We present an alternative to TLS 1.3, by authenticating using only Key-Encapsulation Mechanisms.
This allows us to get rid of handshake signatures, as post-quantum signature schemes are expensive,
both in bytes and computation times.
We investigate getting rid of signatures in TLS
In the RFC for TLS 1.3 ( RFC8446) especially, the key exchange is defined in terms of (EC)DH key shares being exchanged. This limits us to algorithms which support non-interactive key exchanges, while this is not necessary for the security of TLS 1.3 as defined by RFC8446.1 As we would like to implement (post-quantum) KEMs into TLS 1.3, we will now describe the changes to the spec that would be required.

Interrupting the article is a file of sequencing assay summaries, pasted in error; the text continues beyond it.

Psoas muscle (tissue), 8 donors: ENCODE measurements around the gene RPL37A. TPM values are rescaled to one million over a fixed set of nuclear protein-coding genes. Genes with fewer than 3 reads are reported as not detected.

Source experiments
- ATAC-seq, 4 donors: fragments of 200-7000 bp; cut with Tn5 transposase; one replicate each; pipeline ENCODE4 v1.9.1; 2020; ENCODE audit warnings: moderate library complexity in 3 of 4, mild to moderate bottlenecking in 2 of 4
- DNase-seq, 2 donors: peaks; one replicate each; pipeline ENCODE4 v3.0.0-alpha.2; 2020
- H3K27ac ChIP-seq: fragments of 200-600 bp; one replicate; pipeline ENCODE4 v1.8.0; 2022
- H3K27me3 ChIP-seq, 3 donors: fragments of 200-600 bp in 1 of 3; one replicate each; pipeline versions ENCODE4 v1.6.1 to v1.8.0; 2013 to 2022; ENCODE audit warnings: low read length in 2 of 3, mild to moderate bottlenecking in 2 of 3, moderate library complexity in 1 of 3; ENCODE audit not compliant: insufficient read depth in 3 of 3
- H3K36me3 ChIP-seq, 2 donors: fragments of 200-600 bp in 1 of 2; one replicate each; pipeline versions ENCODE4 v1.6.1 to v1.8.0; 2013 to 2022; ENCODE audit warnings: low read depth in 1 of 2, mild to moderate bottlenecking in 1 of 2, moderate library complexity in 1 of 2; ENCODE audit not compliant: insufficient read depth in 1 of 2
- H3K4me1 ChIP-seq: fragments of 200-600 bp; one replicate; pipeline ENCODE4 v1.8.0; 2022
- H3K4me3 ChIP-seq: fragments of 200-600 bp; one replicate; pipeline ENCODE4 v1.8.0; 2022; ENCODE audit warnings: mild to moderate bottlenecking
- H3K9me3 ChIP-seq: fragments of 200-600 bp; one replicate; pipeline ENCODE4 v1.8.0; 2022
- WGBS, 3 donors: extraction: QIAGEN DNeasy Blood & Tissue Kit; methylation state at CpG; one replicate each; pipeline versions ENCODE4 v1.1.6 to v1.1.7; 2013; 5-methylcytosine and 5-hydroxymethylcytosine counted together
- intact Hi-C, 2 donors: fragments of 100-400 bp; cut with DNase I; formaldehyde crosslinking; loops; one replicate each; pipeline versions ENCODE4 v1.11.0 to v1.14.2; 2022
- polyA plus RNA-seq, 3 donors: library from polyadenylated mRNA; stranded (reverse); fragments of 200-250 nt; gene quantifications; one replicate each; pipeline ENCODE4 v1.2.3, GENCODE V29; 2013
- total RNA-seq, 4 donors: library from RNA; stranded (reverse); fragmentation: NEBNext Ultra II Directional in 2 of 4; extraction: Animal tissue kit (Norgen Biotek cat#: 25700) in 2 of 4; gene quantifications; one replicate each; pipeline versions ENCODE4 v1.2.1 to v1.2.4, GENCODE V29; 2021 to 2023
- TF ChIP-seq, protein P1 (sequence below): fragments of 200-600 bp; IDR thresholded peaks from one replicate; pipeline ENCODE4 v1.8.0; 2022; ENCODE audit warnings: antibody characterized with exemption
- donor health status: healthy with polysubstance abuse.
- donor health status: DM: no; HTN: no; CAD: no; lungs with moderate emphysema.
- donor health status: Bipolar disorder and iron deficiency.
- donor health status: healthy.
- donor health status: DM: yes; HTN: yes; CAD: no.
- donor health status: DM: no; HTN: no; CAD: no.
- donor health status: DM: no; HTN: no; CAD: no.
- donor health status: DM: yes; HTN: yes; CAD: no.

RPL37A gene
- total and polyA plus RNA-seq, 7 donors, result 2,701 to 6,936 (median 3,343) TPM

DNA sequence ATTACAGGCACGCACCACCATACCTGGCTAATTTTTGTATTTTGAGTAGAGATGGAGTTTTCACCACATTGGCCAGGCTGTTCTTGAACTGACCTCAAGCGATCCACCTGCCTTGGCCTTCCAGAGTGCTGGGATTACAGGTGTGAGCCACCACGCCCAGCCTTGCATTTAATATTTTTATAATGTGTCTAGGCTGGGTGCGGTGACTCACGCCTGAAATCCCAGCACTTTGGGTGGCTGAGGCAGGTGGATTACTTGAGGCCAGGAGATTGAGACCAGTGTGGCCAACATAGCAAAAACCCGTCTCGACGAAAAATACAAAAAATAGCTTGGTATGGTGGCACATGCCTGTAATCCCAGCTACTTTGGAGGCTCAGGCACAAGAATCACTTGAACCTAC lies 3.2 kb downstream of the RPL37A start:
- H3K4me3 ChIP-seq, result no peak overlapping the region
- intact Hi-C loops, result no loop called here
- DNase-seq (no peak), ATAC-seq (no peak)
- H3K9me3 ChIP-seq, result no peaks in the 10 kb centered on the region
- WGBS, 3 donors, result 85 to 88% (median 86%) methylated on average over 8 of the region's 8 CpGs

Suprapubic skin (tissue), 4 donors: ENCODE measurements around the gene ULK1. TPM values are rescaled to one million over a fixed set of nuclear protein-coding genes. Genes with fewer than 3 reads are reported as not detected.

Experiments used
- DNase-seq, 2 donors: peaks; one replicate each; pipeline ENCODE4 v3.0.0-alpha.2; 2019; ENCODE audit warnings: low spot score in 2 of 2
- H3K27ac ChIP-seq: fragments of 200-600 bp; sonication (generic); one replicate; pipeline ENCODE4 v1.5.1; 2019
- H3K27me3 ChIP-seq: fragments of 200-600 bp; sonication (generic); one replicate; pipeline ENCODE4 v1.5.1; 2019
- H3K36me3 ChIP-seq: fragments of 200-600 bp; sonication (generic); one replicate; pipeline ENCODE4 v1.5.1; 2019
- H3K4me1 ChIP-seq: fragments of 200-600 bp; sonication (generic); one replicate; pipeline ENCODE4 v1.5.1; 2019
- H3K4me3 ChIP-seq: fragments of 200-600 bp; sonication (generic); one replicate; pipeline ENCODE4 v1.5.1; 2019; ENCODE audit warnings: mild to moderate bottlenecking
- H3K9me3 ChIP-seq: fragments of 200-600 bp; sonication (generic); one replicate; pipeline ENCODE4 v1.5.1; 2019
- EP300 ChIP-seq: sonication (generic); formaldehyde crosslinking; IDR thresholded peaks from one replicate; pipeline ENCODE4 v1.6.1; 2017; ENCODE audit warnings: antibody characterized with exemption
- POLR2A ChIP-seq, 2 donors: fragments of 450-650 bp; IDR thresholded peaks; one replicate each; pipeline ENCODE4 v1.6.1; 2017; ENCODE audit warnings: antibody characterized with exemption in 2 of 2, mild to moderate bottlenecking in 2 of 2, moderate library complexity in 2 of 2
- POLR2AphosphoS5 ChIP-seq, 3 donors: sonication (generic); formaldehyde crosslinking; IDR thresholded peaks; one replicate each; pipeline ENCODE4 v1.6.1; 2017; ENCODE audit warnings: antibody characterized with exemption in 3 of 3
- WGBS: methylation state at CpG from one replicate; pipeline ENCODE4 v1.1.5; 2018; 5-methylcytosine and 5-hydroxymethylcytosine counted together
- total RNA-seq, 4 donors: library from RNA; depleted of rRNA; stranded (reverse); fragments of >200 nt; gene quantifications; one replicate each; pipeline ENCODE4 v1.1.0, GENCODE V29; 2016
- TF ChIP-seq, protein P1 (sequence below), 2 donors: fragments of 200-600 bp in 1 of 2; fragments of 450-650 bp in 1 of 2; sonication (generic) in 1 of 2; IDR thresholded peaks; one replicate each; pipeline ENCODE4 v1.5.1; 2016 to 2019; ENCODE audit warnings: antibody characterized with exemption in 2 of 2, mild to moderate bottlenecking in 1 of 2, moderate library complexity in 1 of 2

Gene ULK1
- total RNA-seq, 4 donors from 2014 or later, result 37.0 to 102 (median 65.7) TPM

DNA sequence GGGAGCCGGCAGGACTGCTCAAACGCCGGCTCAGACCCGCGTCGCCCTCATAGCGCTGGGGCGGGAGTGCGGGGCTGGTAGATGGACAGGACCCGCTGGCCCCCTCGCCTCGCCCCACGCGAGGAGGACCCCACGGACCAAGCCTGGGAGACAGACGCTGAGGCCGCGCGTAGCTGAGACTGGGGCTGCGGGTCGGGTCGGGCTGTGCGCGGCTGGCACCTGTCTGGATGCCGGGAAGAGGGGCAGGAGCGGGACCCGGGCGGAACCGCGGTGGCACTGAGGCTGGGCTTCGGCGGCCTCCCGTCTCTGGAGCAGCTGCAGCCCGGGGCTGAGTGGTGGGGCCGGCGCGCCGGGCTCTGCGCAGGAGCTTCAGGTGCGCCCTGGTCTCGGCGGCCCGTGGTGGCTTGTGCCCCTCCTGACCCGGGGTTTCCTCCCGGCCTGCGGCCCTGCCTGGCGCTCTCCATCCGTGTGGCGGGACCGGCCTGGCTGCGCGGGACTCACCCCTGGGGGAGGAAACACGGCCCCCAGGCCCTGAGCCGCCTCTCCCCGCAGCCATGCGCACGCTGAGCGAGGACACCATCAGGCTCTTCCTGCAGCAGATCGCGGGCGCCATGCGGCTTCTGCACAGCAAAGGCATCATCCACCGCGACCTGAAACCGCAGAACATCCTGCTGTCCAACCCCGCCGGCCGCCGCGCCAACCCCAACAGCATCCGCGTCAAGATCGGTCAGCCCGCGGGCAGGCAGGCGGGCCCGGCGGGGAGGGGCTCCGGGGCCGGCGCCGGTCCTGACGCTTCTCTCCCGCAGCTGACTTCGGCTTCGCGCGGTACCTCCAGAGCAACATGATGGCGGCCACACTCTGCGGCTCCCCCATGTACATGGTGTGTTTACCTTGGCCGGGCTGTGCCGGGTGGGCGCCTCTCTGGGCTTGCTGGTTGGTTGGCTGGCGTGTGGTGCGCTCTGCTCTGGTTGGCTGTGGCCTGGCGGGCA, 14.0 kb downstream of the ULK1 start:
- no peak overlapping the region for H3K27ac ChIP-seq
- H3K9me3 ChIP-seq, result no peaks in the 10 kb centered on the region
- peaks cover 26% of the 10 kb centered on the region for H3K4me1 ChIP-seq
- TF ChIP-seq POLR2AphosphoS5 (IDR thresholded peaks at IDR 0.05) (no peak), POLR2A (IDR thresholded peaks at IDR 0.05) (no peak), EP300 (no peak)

The new TLS 1.3 standard  does not yet provide any support for post-quantum algorithms. In this blog post we’ll be talking about how we could negotiate a post-quantum key exchange using a (post-quantum) Key Encapsulation Mechanism (KEM). In the NIST Standardisation effort , many KEMs are currently under consideration.